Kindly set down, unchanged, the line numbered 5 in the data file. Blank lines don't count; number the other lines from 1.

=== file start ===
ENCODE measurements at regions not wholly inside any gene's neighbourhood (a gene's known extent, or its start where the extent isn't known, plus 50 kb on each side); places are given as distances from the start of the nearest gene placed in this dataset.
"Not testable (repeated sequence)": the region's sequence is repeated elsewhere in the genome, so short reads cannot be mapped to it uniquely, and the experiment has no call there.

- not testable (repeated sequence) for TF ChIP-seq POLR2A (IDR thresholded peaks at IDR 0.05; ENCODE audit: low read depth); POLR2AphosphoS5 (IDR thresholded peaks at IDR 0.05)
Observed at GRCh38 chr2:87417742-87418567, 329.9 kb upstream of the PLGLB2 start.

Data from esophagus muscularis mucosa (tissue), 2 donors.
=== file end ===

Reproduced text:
Data from esophagus muscularis mucosa (tissue), 2 donors.